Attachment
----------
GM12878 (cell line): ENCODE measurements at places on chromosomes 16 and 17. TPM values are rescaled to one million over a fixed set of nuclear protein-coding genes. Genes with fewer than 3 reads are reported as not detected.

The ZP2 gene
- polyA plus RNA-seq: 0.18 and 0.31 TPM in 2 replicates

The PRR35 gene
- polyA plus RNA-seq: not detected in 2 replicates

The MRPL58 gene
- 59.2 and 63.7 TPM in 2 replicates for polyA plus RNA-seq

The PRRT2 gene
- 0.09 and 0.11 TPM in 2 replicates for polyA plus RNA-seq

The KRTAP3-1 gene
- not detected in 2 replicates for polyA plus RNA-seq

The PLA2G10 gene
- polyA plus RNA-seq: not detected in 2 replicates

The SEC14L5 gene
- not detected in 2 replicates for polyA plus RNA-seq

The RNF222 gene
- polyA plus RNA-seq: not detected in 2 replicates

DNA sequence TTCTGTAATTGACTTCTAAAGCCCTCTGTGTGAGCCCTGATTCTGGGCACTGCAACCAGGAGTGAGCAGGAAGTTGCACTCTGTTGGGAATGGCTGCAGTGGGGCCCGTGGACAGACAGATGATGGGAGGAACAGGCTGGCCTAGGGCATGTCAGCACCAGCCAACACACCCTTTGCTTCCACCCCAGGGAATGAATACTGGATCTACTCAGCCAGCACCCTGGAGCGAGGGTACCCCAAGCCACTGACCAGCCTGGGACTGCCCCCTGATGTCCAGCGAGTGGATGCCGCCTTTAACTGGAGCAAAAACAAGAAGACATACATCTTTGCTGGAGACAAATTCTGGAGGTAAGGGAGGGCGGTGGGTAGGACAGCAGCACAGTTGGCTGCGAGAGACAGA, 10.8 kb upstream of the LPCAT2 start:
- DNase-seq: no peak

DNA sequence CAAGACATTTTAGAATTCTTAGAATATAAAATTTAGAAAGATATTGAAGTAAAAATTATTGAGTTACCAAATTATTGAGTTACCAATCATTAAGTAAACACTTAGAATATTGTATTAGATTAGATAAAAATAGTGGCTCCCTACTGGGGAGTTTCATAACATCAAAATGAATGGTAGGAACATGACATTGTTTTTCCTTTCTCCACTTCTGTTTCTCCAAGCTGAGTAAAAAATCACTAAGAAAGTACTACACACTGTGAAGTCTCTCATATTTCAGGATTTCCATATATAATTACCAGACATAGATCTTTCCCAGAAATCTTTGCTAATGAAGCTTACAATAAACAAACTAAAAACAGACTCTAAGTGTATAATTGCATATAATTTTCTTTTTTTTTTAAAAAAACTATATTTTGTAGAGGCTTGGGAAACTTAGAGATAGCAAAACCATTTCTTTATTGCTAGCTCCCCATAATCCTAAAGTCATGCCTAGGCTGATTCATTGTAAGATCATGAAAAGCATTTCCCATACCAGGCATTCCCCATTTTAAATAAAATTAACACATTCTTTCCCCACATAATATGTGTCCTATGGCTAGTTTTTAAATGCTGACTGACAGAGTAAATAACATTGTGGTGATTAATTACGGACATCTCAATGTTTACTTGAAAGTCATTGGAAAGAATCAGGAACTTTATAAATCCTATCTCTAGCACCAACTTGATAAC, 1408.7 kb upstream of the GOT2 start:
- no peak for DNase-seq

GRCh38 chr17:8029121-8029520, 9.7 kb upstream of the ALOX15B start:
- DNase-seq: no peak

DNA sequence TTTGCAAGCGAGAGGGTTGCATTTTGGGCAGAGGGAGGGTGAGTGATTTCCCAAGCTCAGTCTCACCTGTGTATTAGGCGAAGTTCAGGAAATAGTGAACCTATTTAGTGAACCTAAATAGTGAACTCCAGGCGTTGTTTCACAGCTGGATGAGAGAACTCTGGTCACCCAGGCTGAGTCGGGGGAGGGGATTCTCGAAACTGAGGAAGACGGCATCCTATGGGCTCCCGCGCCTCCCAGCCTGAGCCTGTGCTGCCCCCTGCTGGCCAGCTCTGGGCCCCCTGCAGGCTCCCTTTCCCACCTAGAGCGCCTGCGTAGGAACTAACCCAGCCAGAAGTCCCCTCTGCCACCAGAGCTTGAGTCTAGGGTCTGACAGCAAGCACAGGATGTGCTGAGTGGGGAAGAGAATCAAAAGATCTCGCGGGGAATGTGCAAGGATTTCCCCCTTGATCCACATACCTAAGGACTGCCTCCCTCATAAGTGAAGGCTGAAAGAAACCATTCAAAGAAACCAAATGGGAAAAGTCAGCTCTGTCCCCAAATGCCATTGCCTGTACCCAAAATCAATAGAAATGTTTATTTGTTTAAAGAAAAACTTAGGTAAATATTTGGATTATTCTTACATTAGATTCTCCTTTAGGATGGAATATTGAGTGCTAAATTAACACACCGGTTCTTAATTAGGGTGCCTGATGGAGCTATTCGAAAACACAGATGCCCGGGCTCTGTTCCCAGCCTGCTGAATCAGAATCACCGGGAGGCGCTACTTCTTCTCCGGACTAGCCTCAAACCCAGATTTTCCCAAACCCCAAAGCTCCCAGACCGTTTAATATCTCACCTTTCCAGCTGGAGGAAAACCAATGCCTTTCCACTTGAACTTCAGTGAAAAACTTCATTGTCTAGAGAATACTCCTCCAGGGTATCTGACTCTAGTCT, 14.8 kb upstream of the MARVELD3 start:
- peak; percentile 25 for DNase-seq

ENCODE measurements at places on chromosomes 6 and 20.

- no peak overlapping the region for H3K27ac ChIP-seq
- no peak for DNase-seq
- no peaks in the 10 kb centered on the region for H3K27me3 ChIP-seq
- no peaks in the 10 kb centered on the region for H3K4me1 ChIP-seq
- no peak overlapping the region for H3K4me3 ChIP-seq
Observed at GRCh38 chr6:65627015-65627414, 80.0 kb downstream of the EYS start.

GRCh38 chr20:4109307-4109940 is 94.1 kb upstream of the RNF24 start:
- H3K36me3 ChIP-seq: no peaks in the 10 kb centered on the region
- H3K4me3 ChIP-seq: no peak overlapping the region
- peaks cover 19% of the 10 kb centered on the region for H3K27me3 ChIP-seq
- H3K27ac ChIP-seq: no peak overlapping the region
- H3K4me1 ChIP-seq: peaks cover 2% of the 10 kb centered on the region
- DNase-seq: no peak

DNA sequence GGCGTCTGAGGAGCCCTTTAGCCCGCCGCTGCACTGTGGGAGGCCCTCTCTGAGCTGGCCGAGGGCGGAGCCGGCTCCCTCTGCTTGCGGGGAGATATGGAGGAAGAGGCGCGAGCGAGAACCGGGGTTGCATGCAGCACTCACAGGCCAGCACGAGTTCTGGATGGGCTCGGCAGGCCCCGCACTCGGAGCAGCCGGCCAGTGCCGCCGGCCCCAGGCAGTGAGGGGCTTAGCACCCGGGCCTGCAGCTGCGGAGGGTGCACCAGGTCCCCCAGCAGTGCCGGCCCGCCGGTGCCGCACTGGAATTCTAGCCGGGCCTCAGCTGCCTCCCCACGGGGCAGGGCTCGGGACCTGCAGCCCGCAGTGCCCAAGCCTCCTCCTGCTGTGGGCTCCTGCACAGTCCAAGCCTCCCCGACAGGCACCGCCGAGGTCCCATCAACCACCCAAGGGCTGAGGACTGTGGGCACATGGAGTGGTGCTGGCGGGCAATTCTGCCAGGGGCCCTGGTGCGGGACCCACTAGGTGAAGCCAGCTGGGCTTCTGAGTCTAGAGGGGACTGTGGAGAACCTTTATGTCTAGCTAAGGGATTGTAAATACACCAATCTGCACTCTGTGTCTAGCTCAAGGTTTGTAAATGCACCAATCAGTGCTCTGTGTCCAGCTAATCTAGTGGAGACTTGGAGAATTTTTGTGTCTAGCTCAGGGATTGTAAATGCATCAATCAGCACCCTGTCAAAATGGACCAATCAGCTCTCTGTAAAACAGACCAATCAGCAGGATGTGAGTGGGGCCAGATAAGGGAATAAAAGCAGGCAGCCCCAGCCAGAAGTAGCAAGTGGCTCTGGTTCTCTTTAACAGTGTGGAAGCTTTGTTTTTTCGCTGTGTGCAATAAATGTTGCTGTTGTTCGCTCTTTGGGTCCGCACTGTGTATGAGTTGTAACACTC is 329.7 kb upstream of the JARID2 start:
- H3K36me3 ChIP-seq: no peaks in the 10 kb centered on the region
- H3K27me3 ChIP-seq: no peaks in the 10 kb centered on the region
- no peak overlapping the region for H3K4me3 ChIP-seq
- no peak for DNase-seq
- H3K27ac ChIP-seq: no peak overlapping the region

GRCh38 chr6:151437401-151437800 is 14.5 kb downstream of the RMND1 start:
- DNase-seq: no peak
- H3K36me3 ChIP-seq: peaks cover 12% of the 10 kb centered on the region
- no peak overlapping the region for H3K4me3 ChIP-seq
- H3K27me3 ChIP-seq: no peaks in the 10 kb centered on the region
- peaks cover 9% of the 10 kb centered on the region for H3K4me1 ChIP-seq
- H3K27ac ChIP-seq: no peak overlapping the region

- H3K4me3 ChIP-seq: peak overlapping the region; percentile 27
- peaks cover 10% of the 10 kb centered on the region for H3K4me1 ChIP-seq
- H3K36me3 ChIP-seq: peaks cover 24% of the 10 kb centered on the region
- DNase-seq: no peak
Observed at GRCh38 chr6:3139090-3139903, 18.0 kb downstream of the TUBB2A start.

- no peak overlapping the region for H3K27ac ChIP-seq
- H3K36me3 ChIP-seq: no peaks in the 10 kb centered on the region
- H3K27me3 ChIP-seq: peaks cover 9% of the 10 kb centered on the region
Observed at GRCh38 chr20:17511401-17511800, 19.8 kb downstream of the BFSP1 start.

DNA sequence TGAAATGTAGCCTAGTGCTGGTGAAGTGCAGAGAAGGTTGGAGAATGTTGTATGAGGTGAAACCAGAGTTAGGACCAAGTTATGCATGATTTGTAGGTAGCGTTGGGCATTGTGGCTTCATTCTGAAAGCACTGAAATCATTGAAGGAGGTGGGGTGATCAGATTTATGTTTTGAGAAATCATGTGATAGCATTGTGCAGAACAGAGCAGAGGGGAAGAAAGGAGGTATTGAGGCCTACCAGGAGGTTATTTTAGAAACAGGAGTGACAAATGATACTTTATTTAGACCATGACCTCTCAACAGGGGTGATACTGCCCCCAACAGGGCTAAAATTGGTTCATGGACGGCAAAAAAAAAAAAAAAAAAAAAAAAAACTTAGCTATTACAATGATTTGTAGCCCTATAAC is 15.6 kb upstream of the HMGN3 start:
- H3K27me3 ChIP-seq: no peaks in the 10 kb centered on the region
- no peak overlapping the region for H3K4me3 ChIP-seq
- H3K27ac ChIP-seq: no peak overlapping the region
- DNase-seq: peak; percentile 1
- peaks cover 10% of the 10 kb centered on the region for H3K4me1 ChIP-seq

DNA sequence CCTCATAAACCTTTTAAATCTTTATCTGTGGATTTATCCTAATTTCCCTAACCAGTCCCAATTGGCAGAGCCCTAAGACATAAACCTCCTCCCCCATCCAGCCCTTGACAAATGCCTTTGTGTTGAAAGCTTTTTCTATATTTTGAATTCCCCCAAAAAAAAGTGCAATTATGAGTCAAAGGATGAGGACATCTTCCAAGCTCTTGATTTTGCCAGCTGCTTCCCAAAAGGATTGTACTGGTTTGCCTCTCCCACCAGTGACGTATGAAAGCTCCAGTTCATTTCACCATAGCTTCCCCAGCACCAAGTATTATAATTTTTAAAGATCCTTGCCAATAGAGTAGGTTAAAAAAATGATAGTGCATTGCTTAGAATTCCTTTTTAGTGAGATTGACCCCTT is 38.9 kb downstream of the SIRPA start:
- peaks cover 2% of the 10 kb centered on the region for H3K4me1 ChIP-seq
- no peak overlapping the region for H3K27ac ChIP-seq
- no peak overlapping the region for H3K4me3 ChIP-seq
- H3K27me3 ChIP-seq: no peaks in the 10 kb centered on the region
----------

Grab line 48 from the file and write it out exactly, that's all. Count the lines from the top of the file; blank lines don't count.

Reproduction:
- H3K36me3 ChIP-seq: peaks cover 12% of the 10 kb centered on the region